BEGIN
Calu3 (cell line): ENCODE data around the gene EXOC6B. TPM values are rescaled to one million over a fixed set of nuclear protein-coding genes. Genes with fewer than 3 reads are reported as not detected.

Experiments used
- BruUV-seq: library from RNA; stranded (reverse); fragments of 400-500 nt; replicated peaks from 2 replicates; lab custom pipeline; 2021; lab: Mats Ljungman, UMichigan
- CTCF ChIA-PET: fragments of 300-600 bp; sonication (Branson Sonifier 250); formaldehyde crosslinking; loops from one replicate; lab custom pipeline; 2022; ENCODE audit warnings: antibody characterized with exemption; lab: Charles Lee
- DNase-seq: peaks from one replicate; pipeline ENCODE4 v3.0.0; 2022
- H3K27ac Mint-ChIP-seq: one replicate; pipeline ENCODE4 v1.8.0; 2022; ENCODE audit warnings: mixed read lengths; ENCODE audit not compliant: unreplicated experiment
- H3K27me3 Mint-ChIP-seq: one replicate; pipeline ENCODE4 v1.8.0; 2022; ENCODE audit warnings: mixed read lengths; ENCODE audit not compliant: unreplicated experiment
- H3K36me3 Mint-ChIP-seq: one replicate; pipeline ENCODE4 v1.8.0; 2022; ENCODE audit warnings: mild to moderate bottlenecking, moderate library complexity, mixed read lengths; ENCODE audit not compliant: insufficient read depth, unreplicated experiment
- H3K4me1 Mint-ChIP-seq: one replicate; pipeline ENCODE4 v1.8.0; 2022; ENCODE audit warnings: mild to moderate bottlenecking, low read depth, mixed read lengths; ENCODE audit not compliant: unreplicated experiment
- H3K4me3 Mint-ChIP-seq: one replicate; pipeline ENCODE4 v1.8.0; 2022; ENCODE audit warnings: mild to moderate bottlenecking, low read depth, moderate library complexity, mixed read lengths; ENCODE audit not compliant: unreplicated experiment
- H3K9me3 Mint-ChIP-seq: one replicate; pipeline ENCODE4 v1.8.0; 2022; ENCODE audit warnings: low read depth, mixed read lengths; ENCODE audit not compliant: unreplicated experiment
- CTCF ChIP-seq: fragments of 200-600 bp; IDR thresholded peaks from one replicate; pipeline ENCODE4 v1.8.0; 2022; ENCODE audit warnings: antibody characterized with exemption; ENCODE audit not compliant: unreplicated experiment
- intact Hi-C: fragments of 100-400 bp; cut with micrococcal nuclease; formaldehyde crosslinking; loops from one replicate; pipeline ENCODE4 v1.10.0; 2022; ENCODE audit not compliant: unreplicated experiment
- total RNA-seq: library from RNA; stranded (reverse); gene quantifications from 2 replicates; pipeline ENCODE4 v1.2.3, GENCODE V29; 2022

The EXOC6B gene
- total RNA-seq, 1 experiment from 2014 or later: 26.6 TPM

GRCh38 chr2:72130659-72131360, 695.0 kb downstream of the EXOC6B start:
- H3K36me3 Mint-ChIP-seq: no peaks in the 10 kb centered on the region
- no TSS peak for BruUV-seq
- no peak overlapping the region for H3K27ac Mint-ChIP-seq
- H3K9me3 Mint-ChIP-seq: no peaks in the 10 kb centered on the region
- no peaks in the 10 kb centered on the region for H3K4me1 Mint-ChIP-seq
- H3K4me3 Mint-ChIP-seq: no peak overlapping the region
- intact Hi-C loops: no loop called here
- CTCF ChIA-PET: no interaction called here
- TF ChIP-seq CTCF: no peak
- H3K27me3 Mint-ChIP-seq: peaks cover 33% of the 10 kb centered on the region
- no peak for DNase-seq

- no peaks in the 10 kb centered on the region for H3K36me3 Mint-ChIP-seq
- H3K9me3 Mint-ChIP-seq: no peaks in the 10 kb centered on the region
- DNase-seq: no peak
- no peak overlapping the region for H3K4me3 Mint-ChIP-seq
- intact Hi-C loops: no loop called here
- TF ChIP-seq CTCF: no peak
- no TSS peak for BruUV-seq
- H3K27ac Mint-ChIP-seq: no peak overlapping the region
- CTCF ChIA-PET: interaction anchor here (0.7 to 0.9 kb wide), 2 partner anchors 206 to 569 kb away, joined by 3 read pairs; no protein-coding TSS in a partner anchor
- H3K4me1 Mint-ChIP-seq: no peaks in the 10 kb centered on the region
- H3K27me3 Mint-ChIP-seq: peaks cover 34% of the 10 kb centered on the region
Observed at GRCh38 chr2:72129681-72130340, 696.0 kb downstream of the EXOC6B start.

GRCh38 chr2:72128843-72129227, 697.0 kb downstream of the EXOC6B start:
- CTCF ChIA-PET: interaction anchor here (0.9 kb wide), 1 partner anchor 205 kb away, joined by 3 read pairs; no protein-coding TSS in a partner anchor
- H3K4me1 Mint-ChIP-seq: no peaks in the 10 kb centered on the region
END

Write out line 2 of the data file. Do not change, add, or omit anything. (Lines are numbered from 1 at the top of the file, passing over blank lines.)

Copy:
Experiments used